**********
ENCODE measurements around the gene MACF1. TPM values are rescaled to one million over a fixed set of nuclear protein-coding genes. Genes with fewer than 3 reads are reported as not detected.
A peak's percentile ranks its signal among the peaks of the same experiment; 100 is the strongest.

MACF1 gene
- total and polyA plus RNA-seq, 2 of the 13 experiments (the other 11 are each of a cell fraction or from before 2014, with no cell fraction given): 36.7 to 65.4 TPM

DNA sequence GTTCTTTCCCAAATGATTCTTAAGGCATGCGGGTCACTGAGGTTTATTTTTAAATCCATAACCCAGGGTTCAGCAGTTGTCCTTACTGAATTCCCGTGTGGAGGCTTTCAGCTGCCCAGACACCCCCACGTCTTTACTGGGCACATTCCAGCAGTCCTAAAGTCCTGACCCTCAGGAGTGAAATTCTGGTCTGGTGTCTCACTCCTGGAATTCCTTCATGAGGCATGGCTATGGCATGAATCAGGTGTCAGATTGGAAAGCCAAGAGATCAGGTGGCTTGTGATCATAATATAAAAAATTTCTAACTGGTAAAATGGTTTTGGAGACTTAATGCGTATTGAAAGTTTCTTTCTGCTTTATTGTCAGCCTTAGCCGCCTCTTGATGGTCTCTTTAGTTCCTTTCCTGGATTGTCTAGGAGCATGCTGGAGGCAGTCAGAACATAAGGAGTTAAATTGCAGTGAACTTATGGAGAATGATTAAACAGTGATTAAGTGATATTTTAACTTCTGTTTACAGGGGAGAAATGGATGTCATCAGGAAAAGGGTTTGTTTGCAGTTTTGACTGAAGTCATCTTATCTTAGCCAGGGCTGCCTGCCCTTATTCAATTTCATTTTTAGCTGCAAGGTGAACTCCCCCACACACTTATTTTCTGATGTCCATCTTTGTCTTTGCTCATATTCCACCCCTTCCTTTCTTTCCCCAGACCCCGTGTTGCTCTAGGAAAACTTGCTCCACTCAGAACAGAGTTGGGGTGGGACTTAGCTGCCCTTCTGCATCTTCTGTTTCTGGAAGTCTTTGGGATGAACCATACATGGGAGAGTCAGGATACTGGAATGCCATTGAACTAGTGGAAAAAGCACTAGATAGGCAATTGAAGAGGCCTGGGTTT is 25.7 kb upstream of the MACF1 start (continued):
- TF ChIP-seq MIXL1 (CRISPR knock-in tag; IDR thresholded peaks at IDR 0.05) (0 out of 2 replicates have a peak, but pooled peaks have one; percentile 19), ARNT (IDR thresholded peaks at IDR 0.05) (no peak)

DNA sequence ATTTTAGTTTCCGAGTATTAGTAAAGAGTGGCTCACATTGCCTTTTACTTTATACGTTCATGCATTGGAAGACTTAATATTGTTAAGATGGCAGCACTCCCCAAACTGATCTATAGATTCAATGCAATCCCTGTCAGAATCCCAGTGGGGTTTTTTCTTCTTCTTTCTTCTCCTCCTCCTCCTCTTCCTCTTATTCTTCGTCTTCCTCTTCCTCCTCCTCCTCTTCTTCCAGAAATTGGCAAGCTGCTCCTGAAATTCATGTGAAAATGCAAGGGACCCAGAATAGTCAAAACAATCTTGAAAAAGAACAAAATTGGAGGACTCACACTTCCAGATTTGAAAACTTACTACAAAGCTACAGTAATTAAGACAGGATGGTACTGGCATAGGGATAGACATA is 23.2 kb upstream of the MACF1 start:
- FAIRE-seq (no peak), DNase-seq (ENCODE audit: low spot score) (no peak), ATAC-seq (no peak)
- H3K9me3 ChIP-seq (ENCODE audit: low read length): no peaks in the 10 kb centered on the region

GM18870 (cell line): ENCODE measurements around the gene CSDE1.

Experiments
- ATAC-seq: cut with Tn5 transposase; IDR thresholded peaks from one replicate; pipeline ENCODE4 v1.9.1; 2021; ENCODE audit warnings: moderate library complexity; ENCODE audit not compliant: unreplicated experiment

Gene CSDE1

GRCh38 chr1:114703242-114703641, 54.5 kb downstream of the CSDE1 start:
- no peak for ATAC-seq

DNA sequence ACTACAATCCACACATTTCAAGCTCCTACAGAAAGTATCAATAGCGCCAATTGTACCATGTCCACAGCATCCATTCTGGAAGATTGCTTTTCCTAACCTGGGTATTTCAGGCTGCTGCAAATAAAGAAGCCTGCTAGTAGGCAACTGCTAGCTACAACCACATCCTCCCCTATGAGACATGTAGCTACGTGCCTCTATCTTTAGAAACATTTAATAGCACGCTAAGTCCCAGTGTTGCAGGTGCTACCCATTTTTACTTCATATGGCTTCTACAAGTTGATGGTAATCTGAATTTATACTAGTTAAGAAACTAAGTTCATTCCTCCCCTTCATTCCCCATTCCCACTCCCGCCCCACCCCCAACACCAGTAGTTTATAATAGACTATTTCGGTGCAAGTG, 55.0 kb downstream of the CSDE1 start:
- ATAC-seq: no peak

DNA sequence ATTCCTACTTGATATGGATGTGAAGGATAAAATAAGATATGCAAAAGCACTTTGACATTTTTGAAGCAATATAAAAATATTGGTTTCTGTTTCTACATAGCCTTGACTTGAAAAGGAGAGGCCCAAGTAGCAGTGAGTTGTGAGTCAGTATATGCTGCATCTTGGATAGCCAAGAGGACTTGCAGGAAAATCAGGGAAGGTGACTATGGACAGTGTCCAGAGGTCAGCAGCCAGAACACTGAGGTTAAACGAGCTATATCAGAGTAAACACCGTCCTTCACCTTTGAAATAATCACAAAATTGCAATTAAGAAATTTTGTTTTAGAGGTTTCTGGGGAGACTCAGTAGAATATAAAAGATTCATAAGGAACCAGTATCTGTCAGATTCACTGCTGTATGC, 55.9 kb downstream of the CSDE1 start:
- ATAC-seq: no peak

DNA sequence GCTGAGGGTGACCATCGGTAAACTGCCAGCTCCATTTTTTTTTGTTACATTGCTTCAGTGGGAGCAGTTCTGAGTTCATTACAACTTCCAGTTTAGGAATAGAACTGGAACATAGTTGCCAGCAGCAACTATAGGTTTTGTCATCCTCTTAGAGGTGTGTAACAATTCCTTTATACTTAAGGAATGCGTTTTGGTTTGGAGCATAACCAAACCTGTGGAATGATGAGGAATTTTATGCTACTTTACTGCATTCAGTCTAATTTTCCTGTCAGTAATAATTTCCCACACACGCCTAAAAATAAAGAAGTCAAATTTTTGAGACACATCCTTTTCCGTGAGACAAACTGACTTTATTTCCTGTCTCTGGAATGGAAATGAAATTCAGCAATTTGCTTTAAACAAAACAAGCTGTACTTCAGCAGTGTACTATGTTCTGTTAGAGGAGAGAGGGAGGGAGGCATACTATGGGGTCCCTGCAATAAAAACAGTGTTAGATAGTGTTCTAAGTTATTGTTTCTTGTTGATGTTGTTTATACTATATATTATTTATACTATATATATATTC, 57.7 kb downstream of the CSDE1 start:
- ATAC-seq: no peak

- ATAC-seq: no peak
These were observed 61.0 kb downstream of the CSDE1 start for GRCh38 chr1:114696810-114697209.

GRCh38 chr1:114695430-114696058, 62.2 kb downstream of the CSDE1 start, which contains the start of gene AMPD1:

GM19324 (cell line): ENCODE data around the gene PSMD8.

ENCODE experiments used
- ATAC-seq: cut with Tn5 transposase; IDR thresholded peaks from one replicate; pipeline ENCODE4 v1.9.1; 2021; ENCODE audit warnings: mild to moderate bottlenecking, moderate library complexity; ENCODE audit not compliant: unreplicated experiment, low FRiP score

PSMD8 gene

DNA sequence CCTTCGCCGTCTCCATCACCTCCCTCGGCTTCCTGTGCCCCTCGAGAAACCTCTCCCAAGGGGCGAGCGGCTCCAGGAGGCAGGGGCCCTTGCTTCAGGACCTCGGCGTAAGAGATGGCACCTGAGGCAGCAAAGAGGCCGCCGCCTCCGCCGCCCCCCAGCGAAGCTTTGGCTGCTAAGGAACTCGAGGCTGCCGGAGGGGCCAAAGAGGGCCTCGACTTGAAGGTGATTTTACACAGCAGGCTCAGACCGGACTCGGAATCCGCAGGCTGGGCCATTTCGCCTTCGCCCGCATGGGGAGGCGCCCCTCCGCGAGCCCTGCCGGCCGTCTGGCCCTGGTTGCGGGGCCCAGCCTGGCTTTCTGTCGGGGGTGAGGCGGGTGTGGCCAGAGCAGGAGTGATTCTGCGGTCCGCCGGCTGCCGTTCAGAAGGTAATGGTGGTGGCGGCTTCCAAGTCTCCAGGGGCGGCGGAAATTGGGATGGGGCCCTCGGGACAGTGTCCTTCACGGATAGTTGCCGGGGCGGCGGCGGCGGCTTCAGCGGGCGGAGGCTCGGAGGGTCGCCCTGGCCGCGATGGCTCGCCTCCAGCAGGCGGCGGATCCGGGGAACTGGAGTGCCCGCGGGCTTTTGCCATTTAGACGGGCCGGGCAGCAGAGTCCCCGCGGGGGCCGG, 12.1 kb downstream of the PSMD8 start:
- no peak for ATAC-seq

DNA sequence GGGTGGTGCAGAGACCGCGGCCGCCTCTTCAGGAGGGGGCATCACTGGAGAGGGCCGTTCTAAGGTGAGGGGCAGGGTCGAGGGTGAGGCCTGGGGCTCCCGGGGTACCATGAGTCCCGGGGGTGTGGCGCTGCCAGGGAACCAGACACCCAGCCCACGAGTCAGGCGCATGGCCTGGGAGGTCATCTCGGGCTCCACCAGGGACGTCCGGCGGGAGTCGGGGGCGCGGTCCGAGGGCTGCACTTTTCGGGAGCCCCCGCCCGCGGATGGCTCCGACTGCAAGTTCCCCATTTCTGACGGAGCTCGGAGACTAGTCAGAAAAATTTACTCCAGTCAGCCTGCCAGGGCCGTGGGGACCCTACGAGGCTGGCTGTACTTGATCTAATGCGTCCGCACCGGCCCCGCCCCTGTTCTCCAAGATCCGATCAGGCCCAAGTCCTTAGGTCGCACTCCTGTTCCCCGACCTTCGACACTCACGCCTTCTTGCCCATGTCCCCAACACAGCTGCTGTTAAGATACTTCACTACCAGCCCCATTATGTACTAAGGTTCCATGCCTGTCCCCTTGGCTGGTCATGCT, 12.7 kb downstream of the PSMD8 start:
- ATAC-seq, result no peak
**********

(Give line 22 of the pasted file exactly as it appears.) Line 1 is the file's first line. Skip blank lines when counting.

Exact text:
- ATAC-seq: no peak